Month: April 2016

Pirate Role Play

Two of my mindees (aged 4 and 7) and my 22 month old son all had great fun playing pirates after school today. They used the toy chest in which to hide their “treasure”. They loved taking turns as captain “Aye ayecap’n” and exclaiming “Ahoy there my hearties!” in their role play game.

Pirates seem perennially popular with young children and particularly here at Aston Childcare. I’ve had mindees past and present dress up as Captain Purplebeard from The Pirate Cruncher for World Book Day and dress up as pirates for their pirate day at school.

Our Pirate Pete potty training book is very popular even for those long past potty training age!

Areas of Learning covered: Expressive Arts and Design (Imagination), Literacy and Communication & Language.

Puzzles

My son (22 months old) is currently enjoying completing a variety of puzzles.  I’ve been amazed at how well he can do them. All my mindees get a great sense of satisfaction from completing puzzles. It’s got me thinking, in addition to being fun to complete, just how good they are for children’s development.

Here at Aston Childcare we have lots of different puzzles for all ages including Number puzzles, Alphabet Puzzles, Sound puzzles, Word puzzles, Shape sorter puzzles, Cube 6-in-1 puzzle, Parts of the body puzzles, Dinosaur puzzle, Large floor Fire engine puzzle, Map of the world puzzle, Solar system space puzzle to name but a few!

Puzzles are great for –

Physical Development 

  • Fine motor development: Puzzles are a fun way for children to develop their fine motor skills.  Children are required to pick up, pinch and grasp pieces and move them around, manipulating them into slots, sorting them and fitting them into the correct places. Small and precise movements, such as the movement of fingers to get a puzzle piece in exactly the right spot, are built and can lead to better handwriting and typing skills.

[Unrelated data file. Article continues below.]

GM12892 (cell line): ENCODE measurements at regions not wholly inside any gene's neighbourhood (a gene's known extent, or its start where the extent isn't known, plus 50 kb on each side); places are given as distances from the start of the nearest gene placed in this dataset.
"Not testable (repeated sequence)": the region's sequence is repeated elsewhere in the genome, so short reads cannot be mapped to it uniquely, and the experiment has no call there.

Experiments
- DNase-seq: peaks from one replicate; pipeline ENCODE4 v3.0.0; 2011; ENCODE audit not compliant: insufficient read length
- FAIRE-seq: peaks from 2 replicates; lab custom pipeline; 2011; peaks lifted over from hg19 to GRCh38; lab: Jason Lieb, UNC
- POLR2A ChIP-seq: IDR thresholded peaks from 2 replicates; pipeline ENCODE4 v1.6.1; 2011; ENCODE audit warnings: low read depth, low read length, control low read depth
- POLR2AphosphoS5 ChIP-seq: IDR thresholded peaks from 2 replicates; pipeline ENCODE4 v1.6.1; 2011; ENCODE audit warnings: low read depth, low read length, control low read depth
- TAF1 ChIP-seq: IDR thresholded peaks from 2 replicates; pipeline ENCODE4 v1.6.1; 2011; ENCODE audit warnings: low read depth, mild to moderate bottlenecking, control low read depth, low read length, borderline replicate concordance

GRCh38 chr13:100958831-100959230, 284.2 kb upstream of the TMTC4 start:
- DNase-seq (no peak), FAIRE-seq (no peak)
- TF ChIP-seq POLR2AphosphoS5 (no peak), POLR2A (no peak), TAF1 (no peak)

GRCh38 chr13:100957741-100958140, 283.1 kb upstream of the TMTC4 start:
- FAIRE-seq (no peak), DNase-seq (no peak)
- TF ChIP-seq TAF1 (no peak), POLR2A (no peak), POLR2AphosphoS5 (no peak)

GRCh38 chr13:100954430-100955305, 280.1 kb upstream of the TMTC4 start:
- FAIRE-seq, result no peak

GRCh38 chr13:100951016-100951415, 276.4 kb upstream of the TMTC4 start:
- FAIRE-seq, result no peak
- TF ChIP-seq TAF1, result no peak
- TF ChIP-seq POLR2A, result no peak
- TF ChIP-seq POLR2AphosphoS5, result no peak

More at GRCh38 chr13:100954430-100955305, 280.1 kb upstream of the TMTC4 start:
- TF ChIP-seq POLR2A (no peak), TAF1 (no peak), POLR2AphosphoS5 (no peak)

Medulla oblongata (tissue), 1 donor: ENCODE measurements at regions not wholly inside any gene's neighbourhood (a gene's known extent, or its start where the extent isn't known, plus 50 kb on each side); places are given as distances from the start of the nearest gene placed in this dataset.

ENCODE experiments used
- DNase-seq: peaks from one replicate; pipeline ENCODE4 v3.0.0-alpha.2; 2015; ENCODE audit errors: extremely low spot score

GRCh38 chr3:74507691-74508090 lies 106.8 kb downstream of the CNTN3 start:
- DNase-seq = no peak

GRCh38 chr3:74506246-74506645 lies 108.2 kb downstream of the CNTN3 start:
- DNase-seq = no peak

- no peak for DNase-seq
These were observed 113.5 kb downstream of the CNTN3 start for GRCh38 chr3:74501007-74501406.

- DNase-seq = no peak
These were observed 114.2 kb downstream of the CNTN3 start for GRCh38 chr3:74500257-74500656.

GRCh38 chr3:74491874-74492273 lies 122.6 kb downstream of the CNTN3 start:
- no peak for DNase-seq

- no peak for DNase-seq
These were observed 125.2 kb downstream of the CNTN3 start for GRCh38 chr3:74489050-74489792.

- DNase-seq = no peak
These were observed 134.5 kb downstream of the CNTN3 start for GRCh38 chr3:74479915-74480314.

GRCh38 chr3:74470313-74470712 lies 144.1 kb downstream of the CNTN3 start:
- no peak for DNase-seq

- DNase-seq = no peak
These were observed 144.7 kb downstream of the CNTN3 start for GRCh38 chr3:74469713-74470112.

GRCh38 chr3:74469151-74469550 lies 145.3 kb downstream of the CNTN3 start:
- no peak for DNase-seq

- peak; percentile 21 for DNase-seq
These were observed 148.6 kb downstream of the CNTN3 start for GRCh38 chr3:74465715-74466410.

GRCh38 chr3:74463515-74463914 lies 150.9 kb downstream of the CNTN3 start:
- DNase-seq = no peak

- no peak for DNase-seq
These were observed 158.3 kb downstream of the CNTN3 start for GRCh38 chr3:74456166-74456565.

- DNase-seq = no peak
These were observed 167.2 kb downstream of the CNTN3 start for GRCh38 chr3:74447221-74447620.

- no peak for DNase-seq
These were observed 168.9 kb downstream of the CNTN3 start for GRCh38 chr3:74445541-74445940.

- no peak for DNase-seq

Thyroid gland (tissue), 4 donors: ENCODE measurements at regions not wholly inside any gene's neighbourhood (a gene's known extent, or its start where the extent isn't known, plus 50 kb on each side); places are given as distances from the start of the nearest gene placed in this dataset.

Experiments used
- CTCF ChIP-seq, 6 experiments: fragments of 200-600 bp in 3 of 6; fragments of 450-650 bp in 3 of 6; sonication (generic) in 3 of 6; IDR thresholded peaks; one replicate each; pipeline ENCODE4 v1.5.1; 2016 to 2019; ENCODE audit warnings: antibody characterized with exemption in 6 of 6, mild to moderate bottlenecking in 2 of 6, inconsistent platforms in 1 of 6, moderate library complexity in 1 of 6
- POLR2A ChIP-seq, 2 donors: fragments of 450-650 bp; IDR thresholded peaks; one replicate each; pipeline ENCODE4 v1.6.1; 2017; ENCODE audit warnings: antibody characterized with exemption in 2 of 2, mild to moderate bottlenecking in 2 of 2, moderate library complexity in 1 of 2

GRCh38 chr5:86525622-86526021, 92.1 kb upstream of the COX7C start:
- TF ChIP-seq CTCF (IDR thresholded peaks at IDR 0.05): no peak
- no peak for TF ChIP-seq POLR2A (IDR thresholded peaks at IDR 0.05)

• Gross Motor Skills: Larger puzzle pieces and stacking puzzle games can enhance the large movements of children to the point where they can then work on their fine motor skills.
  • Hand-Eye Coordination: Children will develop a keen relationship between what their eyes see, what their hands do and what their brain relates to this information. Playing with puzzles requires a trial and error process which involves a lot of hand and eye manipulation.  For example, as a toddler or child places a piece of the puzzle that does not fit, they will try all over again where their actions involve doing what they actually see.

 

Cognitive Skills

  • Puzzles come in a whole range of themes and topics.  It increases their visual spacial awareness and develops a deeper understanding of these themes and topics.  All children learn differently and puzzles may be their medium for grasping an understanding of certain themes such as alphabet letters.